In 2017, when the Rohingya crisis started, my brother, when he saw in the news that this Myanmar army, what they did to the Rohingya people, so and they were crossing the border, and at that time, Bangladesh, government didn't give permission. So they were stranded in the border, hurt, some of them with gunshots, and with no food and no shelter, and a lot of people were naked. Officially by government, they are not giving permission. But individually, a lot of villagers they are helping, they're opening their doors, although the villagers are poor themselves, but they were opening the doors for them. And he was crying over the phone when he was describing, that Apu what I saw, I couldn't believe my eyes.

I went and stayed there in the refugee camp for 10 days. The government, they don't allow us to stay in the camps. So we can stay the whole day. But at night, we have to go out of the camp because they closed all the doors, it's kind of a jail, you can say, because they will close all the doors, no one can enter, no one can exit.

I talked with a couple of people. And I was like, so overwhelmed just looking at them. Like it felt like they have a blank face, they have seen so much… And then I saw a boy I think six, seven year old. So I just felt like oh my God, what has happened, what might have happened to this boy. I tried to talk to him. And he looked at me and just blankly, he was saying they killed my dad and my mom and my sister. And the way he was saying it, just felt like he doesn't have any emotion left anymore. This six, seven year old boy who saw his parents being shot. And I just felt like, we are human beings, what are we doing?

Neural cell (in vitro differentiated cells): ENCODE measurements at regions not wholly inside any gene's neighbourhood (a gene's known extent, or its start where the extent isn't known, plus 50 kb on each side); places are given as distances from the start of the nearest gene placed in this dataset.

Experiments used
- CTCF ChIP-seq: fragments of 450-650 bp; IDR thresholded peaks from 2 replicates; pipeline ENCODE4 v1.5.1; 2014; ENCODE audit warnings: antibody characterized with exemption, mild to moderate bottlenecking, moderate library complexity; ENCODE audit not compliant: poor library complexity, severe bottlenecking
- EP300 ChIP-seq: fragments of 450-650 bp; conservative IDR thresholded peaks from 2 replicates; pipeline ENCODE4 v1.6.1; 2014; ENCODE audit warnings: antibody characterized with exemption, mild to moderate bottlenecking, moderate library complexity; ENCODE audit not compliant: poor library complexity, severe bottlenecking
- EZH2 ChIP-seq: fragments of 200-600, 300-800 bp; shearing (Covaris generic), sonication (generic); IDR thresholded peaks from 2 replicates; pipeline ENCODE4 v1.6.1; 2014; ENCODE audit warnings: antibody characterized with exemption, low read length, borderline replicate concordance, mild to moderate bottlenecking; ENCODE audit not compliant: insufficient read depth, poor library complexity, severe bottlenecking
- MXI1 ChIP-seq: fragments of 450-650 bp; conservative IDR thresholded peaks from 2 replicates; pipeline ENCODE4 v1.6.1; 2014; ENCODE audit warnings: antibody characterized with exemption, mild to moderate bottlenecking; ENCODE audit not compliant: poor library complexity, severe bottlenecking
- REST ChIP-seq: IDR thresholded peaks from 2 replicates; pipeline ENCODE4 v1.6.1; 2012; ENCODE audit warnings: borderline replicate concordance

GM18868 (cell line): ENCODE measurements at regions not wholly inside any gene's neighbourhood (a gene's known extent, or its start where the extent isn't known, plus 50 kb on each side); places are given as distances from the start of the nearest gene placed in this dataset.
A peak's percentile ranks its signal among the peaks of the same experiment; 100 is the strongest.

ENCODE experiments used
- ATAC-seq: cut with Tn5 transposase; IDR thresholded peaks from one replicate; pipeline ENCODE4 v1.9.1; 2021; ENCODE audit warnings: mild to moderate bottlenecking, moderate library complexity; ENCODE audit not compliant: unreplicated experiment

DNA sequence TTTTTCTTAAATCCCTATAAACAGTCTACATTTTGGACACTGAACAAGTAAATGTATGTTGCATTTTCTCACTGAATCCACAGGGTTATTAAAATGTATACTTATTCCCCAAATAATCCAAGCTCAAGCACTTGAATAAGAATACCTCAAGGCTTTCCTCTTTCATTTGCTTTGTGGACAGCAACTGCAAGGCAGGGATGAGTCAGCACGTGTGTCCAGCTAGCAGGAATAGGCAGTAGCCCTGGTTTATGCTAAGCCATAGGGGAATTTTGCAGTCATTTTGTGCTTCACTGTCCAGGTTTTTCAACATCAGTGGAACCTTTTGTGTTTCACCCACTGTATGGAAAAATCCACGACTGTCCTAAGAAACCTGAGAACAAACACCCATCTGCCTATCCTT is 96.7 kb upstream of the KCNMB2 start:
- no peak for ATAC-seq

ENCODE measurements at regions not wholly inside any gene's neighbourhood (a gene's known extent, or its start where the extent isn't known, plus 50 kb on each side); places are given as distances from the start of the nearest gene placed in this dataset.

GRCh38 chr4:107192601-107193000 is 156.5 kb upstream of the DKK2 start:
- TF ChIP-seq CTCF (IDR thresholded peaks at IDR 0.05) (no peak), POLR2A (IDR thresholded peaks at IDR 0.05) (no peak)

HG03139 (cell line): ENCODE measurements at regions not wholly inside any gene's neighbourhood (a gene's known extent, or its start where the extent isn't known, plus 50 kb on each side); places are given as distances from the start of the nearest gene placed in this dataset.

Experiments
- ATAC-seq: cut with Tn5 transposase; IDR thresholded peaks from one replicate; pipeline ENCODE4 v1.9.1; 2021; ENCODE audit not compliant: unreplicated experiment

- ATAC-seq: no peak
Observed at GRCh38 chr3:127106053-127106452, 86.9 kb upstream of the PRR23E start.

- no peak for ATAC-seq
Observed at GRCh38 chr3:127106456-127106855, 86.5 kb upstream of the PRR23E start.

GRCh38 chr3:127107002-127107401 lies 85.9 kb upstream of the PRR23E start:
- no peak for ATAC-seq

Anisa Khalifa
Zarrin told me one story that she says still haunts her, and which is tragically common. 

Zarrin Ayesha
I saw a mother with a developmental disabilities 11 year old boy. And this mother, she had seven kids. And the youngest one was only seven months old and breastfeeding. So they had no idea that army was attacking the village. So they saw like the neighbor's house burning and her husband came running and told that the army has attacked, we need to run. So he told the kids, run. So everyone started running on their own. And just she had the seven month old baby with her. And because of this special needs child who was like who got really afraid, looking at the fire outside - he ran inside and went under the bed. Everyone else left but the mom can't leave this child. And so she was trying to get him out of the bed.